Search Results: "Peter F. Drucker"


BOOK REVIEW

NON-FICTION
Released: May 1, 1999

"Invaluable advice for building a business bridge to the 21st century."
The master of management theory (Managing for the Future, 1992, etc.) combines a succinct vision of what's ahead with a condensed training course for weathering the change. Read full book review >

BOOK REVIEW

Released: May 1, 1984

"Here, however, in stiff morality-play form (deadly dialogues and internal monologues), the material is dull, occasionally confusing—and only for those with a passionate involvement in the specific issues here."
Drucker's first novel, The Last of All Possible Worlds (1982), was stately, static, but rich and intriguing too. Read full book review >

BOOK REVIEW

Released: Jan. 29, 1968

The humanist view of the world which always held to some fundamental truth about experience, whether objective or subjective, has for a long while now been on the defensive. Read full book review >

BOOK REVIEW

Released: June 16, 1976

"Discussion of the subject is timely and though the book is filled with polemic, it may be the spark that ignites debate."
According to Peter Drucker, the last quarter century has witnessed an unrecorded economic gyration toward nothing short of a unique and salutary American brand of socialism—the ultimate ownership of the nation's business by the nation's workers, as beneficiaries of pension trusts. Read full book review >

BOOK REVIEW

THE NEW REALITIES by Peter F. Drucker
Released: June 1, 1989

"Judgment calls and analyses that are (for a welcome change) trenchant, not trendy."
Provocative, wide-angle perspectives on contemporary sociopolitical and economic issues from a wise old head who has long since transcended his status as a management guru. Read full book review >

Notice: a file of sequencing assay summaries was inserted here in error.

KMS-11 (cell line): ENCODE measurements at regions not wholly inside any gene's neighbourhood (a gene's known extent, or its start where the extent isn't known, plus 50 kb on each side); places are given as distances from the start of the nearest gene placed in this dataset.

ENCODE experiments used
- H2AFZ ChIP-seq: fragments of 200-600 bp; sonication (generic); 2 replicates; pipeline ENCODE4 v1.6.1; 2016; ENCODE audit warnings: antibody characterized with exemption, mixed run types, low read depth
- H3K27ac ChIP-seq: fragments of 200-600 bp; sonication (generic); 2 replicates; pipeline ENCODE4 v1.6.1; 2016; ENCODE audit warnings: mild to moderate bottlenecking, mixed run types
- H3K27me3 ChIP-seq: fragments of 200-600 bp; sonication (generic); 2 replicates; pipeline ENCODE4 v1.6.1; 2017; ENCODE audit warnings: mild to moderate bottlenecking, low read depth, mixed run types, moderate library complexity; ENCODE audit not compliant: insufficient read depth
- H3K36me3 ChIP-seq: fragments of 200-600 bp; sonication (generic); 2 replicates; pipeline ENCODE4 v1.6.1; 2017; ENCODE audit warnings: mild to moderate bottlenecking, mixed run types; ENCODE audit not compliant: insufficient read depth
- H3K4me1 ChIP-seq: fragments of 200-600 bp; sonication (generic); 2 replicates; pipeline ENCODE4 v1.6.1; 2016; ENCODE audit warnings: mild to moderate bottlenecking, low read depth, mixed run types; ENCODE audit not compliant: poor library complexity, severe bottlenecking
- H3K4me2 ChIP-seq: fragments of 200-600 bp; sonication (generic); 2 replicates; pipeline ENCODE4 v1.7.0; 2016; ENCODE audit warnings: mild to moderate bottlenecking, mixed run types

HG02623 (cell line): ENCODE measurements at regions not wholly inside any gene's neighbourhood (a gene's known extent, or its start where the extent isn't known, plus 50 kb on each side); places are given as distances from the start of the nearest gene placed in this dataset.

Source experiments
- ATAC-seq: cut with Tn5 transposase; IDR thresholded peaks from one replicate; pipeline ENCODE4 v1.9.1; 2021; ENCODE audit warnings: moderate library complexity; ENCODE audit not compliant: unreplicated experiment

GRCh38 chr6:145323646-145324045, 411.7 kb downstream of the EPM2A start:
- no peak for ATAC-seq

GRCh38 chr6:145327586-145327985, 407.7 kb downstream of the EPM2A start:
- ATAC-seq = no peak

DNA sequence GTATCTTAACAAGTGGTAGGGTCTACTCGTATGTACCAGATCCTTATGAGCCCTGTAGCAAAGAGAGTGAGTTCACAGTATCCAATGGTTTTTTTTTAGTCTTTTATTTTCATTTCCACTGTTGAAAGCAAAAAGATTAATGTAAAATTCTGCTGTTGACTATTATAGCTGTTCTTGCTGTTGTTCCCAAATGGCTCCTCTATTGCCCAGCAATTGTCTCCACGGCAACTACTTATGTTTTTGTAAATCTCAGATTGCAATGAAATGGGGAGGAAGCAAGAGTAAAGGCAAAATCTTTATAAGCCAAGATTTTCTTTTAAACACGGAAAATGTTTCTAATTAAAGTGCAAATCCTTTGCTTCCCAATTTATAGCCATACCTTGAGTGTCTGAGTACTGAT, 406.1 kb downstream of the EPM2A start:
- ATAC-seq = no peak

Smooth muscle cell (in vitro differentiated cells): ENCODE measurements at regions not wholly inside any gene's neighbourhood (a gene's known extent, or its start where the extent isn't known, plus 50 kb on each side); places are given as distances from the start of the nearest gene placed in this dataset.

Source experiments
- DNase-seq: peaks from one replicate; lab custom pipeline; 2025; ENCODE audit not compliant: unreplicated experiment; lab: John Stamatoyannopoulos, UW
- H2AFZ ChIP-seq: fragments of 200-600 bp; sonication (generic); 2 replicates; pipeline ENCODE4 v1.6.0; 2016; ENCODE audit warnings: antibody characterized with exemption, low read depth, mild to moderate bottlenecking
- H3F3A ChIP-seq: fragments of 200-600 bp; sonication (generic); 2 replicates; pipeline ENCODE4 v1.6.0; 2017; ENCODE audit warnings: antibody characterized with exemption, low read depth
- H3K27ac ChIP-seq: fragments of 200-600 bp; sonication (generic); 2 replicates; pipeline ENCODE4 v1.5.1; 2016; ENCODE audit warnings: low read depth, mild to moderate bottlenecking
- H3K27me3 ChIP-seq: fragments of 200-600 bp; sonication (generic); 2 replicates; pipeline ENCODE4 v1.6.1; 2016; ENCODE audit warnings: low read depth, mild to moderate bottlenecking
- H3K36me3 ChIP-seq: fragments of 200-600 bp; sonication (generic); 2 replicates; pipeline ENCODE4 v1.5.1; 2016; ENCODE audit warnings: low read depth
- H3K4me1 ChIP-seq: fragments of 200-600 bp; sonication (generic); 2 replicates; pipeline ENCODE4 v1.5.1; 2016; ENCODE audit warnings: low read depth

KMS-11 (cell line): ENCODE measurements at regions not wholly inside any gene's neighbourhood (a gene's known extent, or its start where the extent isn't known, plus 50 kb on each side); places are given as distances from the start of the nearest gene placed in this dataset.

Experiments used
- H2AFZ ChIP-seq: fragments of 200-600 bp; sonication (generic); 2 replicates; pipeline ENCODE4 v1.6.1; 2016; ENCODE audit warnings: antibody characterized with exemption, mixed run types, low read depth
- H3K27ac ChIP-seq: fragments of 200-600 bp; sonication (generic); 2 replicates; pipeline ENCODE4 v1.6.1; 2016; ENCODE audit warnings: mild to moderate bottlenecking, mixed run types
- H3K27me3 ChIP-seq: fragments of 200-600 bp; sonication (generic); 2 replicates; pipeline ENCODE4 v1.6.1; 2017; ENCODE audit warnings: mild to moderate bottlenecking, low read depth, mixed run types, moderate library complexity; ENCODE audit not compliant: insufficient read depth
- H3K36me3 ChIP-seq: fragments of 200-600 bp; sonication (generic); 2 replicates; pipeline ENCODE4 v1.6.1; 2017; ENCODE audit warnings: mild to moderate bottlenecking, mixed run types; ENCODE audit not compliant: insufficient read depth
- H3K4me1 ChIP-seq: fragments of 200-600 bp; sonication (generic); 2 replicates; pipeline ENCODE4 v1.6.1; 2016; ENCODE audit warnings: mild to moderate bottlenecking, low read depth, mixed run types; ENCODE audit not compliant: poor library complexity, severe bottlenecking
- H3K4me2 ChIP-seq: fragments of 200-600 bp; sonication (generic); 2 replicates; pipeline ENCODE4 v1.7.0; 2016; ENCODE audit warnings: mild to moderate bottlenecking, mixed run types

BOOK REVIEW

Released: Feb. 6, 1973

"And 'value' largely depends on what the customer is looking for."
A shop manual for business executives, a declaration of the rights and duties of workers and management, a rehash of Drucker's previous work, a rundown on the latest in management thinking — there's some of each in these 819 easy-to-read pages by an expert popularizer of such subjects. Read full book review >

BOOK REVIEW

NON-FICTION
Released: March 1, 1992

"An agreeable pastiche of commentary and broadly prescriptive counsel that touches on a host of prospectively vital issues."
More short-take pieces of Drucker's lively mind. Read full book review >

BOOK REVIEW

Released: Feb. 28, 1979

"Drucker also gets off some unorthodox comments on American social institutions (he's big, for instance, on the small college) without letting his conservative bias make him less than stimulating and entertaining."
It comes as a surprise to learn that Peter Drucker, the guru of business management, grew up among the intelligentsia of 1920s Vienna, where Freud's doings were discussed at the dinner table, social responsibility was de rigueur, and business was beneath notice. Read full book review >

BOOK REVIEW


"But on this stand, he is persuasive and stimulating, and writes with clarity and force."
Drucker's bold look-ahead proceeds from many of the economic and engineering facts of life in present-day America. Read full book review >

BOOK REVIEW

MANAGING FOR RESULTS by Peter F. Drucker
Released: April 22, 1964

"And, yes, while you're at it — make some money."
"The business of America," in the unforgettable words of our 30th President, "is business." Mr. Drucker has a penchant for comparable profundities. Read full book review >

BOOK REVIEW

Released: April 30, 1980

"So much, too, for Drucker's latest go at managing the world from a swivel chair: it satisfices."
Some directives for business and institutional managers, some global-think for the Executive Board. Read full book review >

BOOK REVIEW

Released: June 1, 1982

"Still: these are elegant people elegantly pondering diplomacy, etiquette, finance, adultery, anti-Semitism, history, old age, and the approaching Great War—and readers partial to a sedate, old-world sensibility will be richly rewarded."
Stately, low-key fiction from the well-known management guru: loosely connected vignettes (Drucker compares them to the movements of a quartet) from the lives of four distinguished Europeans who reach their later years around the turn-of-the-century. Read full book review >